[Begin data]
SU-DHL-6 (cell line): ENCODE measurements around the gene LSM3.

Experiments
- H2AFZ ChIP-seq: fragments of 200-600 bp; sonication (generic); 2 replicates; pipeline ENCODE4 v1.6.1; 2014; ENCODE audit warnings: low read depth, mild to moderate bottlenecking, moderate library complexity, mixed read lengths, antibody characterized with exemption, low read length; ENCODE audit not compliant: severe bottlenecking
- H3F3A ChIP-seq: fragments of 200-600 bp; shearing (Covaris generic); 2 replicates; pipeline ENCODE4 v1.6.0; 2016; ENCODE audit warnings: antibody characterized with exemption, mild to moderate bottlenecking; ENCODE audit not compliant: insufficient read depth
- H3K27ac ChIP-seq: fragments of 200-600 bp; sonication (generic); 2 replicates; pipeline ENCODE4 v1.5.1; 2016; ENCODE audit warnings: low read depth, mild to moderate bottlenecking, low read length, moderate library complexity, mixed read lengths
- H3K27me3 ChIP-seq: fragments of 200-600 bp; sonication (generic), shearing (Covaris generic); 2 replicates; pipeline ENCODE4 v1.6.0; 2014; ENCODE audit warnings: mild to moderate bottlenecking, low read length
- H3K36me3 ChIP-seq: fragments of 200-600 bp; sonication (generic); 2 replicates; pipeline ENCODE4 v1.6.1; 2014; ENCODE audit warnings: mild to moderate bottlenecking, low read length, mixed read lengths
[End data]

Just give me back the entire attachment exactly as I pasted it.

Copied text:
SU-DHL-6 (cell line): ENCODE measurements around the gene LSM3.

Experiments
- H2AFZ ChIP-seq: fragments of 200-600 bp; sonication (generic); 2 replicates; pipeline ENCODE4 v1.6.1; 2014; ENCODE audit warnings: low read depth, mild to moderate bottlenecking, moderate library complexity, mixed read lengths, antibody characterized with exemption, low read length; ENCODE audit not compliant: severe bottlenecking
- H3F3A ChIP-seq: fragments of 200-600 bp; shearing (Covaris generic); 2 replicates; pipeline ENCODE4 v1.6.0; 2016; ENCODE audit warnings: antibody characterized with exemption, mild to moderate bottlenecking; ENCODE audit not compliant: insufficient read depth
- H3K27ac ChIP-seq: fragments of 200-600 bp; sonication (generic); 2 replicates; pipeline ENCODE4 v1.5.1; 2016; ENCODE audit warnings: low read depth, mild to moderate bottlenecking, low read length, moderate library complexity, mixed read lengths
- H3K27me3 ChIP-seq: fragments of 200-600 bp; sonication (generic), shearing (Covaris generic); 2 replicates; pipeline ENCODE4 v1.6.0; 2014; ENCODE audit warnings: mild to moderate bottlenecking, low read length
- H3K36me3 ChIP-seq: fragments of 200-600 bp; sonication (generic); 2 replicates; pipeline ENCODE4 v1.6.1; 2014; ENCODE audit warnings: mild to moderate bottlenecking, low read length, mixed read lengths